Kali Fajardo-Anstine’s magnetic story collection breathes life into her Latina characters of indigenous ancestry and the land they inhabit. Set against the remarkable backdrop of Denver, Colorado–a place that is as fierce as it is exquisite–these women navigate the land the way they navigate their lives: with caution, grace, and quiet force.
Winner of the Pulitzer Prize, the Pen/Hemingway Award, and the New Yorkers Debut Book of the Year, this collection of stories will not fall short to impress you. A perfectly-titled collection of short stories about Indian Americans in India or in the U.S with characters of different ages & experiences ranging from children to married couples, to 103 year-olds, from tourism in the old world to the natural assimilation of a new one.
With a blend of wit and melancholy, Berlin crafts miracles from every day uncovering moments of grace in the Laundromats and halfway houses of the American Southwest, in the homes of the Bay Area upper class, among switchboard operators and struggling mothers, hitchhikers, and bad Christians. You will revel in this remarkable collection from a master of the form and wonder how they’d ever overlooked her in the first place.
More suggestions for short stories collection you’d like:
- Florida — Lauren Groff
- The Garden Party and Other Stories — Katherine Mansfield
- Men Without Women — Haruki Murakami
- The Thing Around Your Neck — Chimamanda Ngozi Adichie
- Dubliners — James Joyce
- The Thing Around Your Neck — Chimamanda Ngozi Adichie
Audiobooks — perfect for beginners and pro readers
This intense, dark psychological thriller is just a brilliant piece of work with its killer and diabolical premise of the chain. McKinty writes a riveting story with some great characterization that captures the pressures faced by the protagonists, the unraveling of their lives, and the difficulties of surviving what happens to them. McKinty has leaped on the top of my list of must-read suspense novelists. The engaging narration of its audiobook by January LaVoy has added a big cherry on top!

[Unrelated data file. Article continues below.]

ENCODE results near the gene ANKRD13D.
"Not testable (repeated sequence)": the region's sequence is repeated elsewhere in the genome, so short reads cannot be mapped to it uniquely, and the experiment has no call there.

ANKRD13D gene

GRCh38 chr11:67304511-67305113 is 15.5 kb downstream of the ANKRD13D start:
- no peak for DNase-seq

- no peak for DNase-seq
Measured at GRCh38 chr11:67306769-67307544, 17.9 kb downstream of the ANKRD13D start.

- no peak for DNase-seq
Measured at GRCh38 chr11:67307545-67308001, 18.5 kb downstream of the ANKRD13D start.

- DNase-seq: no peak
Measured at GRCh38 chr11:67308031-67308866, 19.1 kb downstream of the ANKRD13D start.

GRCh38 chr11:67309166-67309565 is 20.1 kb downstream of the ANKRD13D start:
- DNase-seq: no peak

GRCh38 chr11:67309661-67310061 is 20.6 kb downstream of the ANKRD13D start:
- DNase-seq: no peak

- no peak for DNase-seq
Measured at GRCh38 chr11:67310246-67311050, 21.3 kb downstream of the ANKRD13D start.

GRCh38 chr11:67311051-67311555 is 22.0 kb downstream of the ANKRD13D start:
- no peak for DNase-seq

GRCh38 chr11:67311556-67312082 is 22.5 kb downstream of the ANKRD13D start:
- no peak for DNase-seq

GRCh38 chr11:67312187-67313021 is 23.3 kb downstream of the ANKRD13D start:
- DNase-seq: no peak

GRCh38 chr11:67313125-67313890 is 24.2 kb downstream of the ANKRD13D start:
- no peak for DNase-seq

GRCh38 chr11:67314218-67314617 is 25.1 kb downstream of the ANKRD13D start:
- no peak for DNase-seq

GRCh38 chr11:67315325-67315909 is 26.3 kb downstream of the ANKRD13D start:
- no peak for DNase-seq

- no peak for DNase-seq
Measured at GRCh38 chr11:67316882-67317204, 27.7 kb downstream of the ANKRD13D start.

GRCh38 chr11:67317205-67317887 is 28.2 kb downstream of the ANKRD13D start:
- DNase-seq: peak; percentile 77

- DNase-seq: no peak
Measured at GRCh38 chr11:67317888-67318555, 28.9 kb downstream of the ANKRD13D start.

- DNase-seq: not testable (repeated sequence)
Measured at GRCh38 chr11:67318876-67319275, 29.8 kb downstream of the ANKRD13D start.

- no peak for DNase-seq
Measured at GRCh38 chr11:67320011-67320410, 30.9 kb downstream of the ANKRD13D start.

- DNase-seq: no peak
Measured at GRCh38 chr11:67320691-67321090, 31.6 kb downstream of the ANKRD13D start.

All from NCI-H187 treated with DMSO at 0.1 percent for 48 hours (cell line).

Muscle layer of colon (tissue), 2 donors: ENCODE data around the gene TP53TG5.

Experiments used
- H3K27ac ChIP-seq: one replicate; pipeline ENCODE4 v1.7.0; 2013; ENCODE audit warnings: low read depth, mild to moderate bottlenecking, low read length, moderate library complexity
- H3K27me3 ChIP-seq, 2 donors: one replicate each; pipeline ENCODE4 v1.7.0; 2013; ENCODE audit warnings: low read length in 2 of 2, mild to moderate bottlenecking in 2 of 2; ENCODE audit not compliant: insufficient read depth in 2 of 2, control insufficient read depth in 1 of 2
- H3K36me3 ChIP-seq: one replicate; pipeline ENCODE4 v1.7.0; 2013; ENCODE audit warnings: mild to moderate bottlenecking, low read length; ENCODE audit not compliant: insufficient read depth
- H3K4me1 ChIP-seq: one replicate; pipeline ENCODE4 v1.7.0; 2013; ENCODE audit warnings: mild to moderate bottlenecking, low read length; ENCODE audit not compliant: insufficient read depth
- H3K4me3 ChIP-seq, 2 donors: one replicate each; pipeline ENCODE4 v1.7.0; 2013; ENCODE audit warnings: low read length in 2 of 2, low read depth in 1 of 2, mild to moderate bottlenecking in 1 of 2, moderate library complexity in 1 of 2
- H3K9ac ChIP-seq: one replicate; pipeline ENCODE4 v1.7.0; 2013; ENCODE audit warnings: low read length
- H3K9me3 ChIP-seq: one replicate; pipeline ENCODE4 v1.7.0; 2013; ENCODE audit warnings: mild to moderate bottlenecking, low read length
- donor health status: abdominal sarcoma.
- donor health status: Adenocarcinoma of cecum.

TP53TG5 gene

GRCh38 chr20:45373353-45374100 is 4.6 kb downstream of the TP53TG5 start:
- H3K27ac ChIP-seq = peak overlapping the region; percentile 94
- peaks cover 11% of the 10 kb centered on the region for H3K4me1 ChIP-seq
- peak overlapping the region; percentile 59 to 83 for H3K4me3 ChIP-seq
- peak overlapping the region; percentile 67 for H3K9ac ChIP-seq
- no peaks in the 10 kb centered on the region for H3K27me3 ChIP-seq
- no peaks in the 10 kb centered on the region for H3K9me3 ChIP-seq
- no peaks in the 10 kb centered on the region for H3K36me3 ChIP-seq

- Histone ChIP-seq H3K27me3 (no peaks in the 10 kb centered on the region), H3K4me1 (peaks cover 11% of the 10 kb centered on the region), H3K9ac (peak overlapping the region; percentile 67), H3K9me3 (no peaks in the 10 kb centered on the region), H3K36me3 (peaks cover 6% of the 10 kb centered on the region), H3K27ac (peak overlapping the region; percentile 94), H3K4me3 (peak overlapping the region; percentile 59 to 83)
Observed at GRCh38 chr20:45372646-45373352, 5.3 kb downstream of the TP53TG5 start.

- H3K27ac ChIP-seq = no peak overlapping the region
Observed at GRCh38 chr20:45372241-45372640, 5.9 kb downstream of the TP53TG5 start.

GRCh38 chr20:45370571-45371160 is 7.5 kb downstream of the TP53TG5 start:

Intimate Tales, Untold Secrets, and Advice for living your best life from the legendary comedian Ali Wong. This book is a collection of heartfelt and hilarious letters to her daughters. The sharp insights and humor are even more personal in this completely original collection about her stories of growing up in San Francisco, singles life in New York, spending time abroad in Vietnam, and parenting war stories. As Ali narrated this audiobook herself, you enjoy this treat of feeling like having a poolside mimosa and insider gossip into the comedy queen’s life!
In his travelogue of our near future, David Wallace-Wells brings into stark relief the climate troubles that await — food shortages, refugee emergencies, and other crises that will reshape the globe. But the world will be remade by warming in more profound ways as well, transforming our politics, our culture, our relationship to technology, and our sense of history. The Uninhabitable Earth is both a meditation on the devastation we have brought upon ourselves and an impassioned call to action. Narrated by the author, this is an audiobook experience that you should not miss.
I enjoyed these audiobooks too, and highly recommend:
- I Know Why The Caged Bird Sings — Maya Angelou
- Naturally Tan — Tan France
- Orange Is The New Black — Piper Kerman
- The Last Mrs. Parrish — Liv Constantine
- Daisy Jones and The Six — Taylor Jenkins Reid
- Untamed — Glennon Doyle
I hope you treat yourselves to these amazing virtual passports and have bookish adventures in your quarantine life. As a community, we need to stay indoors and follow public health guidelines for everyone’s benefit. To those who are safe at home, make the most of this opportunity to pause, de-stress, and take a breather before the rush of life outside begins. As the five-year-old kid in Emma Donoghue’s novel Room says:
“In the world, I notice persons are nearly always stressed and have no time…I don’t know how persons with jobs do the jobs and all the living as well…I guess the time gets spread very thin like butter all over the world, the roads and houses and playgrounds and stores, so there’s only a little smear of time on each place, then everyone has to hurry on to the next bit.”